8 Cohen 1996 - Cohen JW, Spector WD. The effect of Medicaid reimbursement on quality of care in nursing homes. Journal of Health Economics. 1996;15(1):23–48.

9 Lin 2014 - Lin H. Revisiting the relationship between nurse staffing and quality of care in nursing homes: An instrumental variables approach. Journal of Health Economics. 2014;37(1):13-24.

10 Tong 2011 - Tong PK. The effects of California minimum nurse staffing laws on nurse labor and patient mortality in skilled nursing facilities. Health Economics. 2011;20(7):802–816.

11 Bowblis 2015 - Bowblis JR. The cost of regulation: More stringent staff regulations and nursing home financial performance. Journal of Regulatory Economics. 2015;47(3):325–338.

12 Bowblis 2013 - Bowblis JR, Hyer K. Nursing home staffing requirements and input substitution: Effects on housekeeping, food service, and activities staff. Health Services Research. 2013;48(4):1539-1550.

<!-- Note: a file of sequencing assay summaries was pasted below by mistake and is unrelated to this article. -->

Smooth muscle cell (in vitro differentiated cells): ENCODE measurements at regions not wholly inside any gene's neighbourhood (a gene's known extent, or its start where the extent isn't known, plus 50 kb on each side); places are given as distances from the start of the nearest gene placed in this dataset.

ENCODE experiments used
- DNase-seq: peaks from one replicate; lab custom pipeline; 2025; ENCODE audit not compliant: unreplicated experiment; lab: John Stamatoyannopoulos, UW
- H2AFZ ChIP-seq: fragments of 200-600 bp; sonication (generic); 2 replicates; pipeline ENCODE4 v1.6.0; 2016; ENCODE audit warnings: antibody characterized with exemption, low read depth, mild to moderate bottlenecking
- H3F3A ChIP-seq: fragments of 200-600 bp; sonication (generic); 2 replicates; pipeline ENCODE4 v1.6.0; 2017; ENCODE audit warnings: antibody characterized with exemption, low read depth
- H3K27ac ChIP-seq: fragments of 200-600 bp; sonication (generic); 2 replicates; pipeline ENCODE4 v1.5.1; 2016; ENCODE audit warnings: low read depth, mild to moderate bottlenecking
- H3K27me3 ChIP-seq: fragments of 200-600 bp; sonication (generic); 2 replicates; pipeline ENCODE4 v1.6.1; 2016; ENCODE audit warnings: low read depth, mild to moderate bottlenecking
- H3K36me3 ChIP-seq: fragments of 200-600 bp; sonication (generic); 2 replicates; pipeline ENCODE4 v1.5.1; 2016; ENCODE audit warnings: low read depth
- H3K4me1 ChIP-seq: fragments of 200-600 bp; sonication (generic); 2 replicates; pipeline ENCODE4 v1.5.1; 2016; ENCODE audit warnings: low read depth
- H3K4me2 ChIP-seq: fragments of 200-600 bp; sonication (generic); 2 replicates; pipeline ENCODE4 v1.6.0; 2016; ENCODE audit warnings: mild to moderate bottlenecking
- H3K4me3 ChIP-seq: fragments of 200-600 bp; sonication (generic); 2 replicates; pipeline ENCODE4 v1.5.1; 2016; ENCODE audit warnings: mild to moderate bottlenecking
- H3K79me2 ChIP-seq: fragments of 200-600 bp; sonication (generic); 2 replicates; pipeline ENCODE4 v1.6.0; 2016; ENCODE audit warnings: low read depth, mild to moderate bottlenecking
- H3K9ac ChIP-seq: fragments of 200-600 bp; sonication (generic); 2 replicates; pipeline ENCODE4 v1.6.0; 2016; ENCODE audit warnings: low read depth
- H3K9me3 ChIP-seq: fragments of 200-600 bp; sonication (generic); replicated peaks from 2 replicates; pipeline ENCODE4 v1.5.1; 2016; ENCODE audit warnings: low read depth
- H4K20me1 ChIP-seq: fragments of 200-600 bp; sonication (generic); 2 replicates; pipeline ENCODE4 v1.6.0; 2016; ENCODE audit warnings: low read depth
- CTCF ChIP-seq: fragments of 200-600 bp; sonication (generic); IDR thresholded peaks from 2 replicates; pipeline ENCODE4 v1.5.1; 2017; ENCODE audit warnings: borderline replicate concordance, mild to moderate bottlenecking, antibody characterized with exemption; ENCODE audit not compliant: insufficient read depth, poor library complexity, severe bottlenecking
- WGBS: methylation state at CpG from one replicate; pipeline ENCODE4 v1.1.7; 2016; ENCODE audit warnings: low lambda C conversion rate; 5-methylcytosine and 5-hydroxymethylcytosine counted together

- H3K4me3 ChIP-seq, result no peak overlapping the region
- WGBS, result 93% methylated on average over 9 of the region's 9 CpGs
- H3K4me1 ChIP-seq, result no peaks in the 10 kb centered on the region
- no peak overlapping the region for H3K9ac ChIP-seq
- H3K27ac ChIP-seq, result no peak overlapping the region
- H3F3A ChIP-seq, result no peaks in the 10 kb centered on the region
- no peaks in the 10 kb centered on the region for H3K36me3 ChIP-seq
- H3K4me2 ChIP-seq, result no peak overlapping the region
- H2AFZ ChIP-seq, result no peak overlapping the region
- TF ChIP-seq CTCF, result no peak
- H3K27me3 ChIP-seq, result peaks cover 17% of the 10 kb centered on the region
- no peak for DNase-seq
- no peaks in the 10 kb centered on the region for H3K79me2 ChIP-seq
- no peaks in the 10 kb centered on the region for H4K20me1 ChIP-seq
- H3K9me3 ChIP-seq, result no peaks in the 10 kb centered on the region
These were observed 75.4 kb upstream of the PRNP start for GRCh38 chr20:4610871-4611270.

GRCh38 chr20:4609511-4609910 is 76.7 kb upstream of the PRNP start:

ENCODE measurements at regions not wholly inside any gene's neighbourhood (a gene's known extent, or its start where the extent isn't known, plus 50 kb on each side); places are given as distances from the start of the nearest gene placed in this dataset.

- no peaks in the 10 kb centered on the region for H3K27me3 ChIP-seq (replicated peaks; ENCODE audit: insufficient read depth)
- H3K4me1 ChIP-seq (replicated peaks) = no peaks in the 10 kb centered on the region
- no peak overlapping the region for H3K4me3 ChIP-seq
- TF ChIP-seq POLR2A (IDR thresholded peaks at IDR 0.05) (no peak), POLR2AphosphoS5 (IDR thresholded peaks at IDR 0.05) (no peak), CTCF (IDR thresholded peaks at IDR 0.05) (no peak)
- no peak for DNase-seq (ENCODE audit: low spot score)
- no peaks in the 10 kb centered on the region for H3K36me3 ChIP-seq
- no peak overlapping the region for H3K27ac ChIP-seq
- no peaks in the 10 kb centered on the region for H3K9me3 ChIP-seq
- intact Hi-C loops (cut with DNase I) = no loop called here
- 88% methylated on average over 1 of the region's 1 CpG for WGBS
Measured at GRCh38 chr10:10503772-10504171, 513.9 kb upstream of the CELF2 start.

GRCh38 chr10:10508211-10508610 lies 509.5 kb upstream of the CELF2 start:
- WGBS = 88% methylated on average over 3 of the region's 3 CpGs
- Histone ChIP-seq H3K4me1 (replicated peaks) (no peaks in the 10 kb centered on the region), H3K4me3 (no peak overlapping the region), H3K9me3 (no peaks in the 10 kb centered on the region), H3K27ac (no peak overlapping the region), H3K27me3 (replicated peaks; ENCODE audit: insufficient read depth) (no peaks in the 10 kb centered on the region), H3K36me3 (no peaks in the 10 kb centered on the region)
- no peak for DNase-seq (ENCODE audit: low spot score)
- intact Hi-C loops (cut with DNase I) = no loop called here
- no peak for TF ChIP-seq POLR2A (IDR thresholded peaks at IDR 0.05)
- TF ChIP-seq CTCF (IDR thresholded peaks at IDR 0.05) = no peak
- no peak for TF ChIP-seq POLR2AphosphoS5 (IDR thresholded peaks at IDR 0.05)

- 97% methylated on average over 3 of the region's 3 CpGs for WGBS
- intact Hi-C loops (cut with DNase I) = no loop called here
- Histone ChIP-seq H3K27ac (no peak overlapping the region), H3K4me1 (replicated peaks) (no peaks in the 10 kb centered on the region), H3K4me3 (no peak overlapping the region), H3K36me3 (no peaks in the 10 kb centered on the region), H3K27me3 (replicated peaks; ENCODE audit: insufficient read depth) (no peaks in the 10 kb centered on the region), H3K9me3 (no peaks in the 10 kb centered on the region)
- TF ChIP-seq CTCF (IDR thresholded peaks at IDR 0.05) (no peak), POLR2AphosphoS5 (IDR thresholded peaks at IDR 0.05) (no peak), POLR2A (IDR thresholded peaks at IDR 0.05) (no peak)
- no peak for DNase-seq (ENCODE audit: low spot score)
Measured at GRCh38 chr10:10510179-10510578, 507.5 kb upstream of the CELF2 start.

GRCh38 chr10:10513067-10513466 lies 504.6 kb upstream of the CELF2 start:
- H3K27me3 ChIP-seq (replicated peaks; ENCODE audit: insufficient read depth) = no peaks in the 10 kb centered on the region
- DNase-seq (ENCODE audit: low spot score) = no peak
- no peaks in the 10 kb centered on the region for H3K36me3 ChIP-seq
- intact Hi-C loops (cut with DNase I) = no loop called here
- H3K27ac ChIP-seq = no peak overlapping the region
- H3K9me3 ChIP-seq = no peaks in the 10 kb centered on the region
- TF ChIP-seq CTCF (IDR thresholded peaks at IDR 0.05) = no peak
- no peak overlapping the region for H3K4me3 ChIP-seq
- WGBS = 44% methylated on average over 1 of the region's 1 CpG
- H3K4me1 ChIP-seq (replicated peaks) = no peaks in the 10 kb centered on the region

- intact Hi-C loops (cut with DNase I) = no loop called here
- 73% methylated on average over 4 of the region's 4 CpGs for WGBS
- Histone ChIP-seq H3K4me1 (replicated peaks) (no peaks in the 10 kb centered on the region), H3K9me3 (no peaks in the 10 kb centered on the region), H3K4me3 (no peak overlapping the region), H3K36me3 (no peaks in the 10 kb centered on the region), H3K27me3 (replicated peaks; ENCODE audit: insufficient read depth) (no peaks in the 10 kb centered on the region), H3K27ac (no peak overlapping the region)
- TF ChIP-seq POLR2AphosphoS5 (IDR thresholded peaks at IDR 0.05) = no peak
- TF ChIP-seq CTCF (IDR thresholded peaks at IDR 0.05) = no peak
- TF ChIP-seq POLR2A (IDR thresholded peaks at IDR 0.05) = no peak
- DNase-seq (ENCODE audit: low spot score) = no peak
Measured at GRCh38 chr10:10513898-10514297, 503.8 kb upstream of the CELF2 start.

13 CMS 2015 - Centers for Medicare & Medicaid Services. State operations manual: Appendix PP - Guidance to surveyors for long term care facilities. 2015;10(c):10-14.

14 CMS-5 star - Centers for Medicare & Medicaid Services (CMS). Five-star quality rating system.

15 CDC-NCHS-Harris-Kojetin 2016 - Harris-Kojetin L, Sengupta M, Park-Lee E, et al. Long-term care providers and services users in the United States: Data from the National Study of Long-Term Care Providers, 2013–2014. National Center for Health Statistics (NCHS). Vital Health Statistics. 2016;3(38).